EPA Chief Frightened Trump Would Be 'Abusive To The Structure'

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Sheldon Whitehouse (D-R.I.) spent part of Tuesday's hearing of the Environment and Public Works Committee reminding the EPA chief of a two-year-old interview in which he said Trump would be even more lawless than former President Barack Obama.

In a e-mailed statement issued after the hearing, Pruitt said after getting to know the president, "Trump is the most consequential leader of our time".

EPA Administrator Scott Pruitt made withering comments about President Donald Trump in a 2016 interview with a Tulsa radio station, according to audio of the broadcast published Tuesday. He later added, "I really believe he would use a blunt instrument".

In 2016, Pruitt agreed with Campbell when he quoted his father's description of Trump as "dangerous", calling the host's father "very astute".

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Scott Pruitt, in an interview taped a year before he was asked to lead U.S. EPA, blasted then-presidential candidate Donald Trump as a risky threat to the Constitution. [Obama] at least tries to nuance his unlawfulness. And Democratic lawmakers have been awaiting their chance to grill him on the rollbacks and delays of environmental enforcement at the EPA on his watch. John Barrasso (R-WY) praised Pruitt for his work to end the "regulatory rampage" at the EPA under the Obama administration while Democrats questioned Pruitt's budget cuts for the agency, slowwalking rules, regulatory rollbacks, and his global trips. He summed up Donald Trump in one word. "The President has liberated our country from the political class and given America back to the people".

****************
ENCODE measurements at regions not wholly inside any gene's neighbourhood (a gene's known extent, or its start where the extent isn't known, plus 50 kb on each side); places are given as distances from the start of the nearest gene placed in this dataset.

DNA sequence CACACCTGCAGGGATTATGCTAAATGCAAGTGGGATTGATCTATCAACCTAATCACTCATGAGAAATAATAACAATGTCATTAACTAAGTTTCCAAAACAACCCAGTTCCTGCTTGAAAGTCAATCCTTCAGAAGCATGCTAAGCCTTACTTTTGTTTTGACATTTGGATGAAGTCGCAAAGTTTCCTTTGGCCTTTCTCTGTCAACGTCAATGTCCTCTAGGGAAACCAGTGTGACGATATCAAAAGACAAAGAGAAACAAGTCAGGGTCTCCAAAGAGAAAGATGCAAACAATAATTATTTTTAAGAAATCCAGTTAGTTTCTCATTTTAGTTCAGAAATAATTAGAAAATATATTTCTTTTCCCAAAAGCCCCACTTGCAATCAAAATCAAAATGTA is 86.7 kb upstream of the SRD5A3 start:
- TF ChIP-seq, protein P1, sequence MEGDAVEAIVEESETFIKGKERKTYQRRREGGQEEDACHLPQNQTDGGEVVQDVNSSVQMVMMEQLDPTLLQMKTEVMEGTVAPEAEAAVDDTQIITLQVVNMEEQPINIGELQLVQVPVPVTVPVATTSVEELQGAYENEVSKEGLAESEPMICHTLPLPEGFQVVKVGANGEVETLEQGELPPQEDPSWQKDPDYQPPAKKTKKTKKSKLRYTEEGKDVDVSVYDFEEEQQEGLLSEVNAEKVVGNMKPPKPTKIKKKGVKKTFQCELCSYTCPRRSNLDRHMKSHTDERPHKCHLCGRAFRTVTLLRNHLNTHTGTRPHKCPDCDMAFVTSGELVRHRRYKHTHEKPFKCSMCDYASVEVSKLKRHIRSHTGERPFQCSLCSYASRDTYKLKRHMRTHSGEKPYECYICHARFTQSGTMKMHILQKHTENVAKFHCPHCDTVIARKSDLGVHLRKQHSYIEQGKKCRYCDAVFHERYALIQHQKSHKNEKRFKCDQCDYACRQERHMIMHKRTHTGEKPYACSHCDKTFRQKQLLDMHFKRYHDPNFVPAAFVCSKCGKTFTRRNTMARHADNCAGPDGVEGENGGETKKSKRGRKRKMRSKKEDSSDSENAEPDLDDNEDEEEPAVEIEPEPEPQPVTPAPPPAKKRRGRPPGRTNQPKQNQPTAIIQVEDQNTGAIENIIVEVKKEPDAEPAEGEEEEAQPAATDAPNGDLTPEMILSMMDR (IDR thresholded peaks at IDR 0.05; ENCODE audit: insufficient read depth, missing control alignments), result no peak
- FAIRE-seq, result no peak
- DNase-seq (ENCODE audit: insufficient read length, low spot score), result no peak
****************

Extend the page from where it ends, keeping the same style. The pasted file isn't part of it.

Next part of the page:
Asked by Campbell if he was a Trump supporter, Pruitt replied "No, no". In his six-point critique on Facebook in March 2016, Wheeler laid out a skepticism of Trump's character, business acumen and viability as a candidate that many elected GOP officials and "establishment" Republicans shared at the time. Pruitt said there is "no decision or determination on that".

As EPA administrator, however, Pruitt has cited executive orders signed by Trump as the basis for a wide array of policy changes rolling back and redrafting regulations limiting emissions of toxic heavy metals from coal-fired power plants.

Meanwhile, Republicans on the committee had nearly universal praise for Pruitt, saying he has lifted the regulatory burden placed on companies by the Obama administration.